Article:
Protein Temperatures

Protein Temperatures

Hot, Cold, And Neutral Proteins

The subject of protein “temperatures” was introduced to us by our holistic veterinarian while he was using traditional Chinese medicine (TCM) to treat Kimahri’s cancer. According to TCM, food “temperature” can be used in alleviating various ailments including allergies. Although there’s much to read and learn on this subject, Kimahri’s cancer was “hot” from a TCM standpoint, and therefore her prescribed diet contained neutral to cold proteins.

Our holistic veterinarian also recommends we should predominantly feed neutral and cold proteins in the warmer seasons since huskies, as Arctic dogs, will benefit from a non-heating diet during hot weather temperatures.

We also learned that neutral proteins make fantastic introduction proteins during transitioning, especially for sensitive and allergy-prone dogs. This subject is fascinating to us, and you may enjoy reading into it. I’ll leave some resources in this chapter for you to explore further!

Common Proteins and their TCM Temperatures

Food Temperature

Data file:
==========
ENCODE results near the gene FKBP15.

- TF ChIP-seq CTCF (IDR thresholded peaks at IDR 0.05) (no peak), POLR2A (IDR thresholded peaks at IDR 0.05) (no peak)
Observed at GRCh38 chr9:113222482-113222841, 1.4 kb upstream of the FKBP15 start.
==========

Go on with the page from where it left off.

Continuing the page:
Duck Cold
Rabbit Cold
Duck Egg Cold
Whitefish Cold
Pollock Cold
   
Beef Neutral
Goose Neutral
Quail Neutral
Bison Neutral
Mackerel Neutral
Sardine Neutral
Chicken Egg Neutral
Cheese Neutral
   
Turkey Warming-Neutral (debated)
   
Chicken Warming
Pheasant Warming
Anchovy Warming
Mussels Warming
Goats Milk Warming
   
Mutton Hot
Goat Hot
Sheep/Lamb Hot
Deer/Venison Hot
Trout Hot

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Protein Temperatures

Complete Nutrition Through Variety

Common Protein Sources And How They Vary

Protein High In Fats
Chicken Protein, Potassium, Niacin, Phosphorus Medium
Beef Protein, Zinc, B12, Selenium, Phosphorus Varies
Duck Protein, Iron, Selenium, Zinc, Vitamins B & K High
Rabbit Protein, Phosphorus, Selenium, B Vitamins Low
Goat Protein, Phosphorus, Calcium, Choline Low
Mackerel Vitamin D, Omega-3, Selenium, Magnesium Medium

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Every protein source has different levels of various nutrients. By feeding a varied diet, certain protein sources will fill in the gaps of what the others lack. Think about it: we don’t only eat chicken for our entire lives, because we naturally crave variety.

Rotation Frequency

Again, mimicking nature as closely as possible is best. There are many opinions for how to do this, and you’ll find the way that works best for you and your pup. We tend to rotate protein sources once or twice per week, and our holistic veterinarian approves of our method. We feed at least five protein sources in rotation on a regular basis, and add even more variety when locally available.

Food Allergies

Dr. Karen Becker explains that frequent protein rotation will prevent food allergies from occurring. Learn more about healing food allergies in the resources of this chapter.

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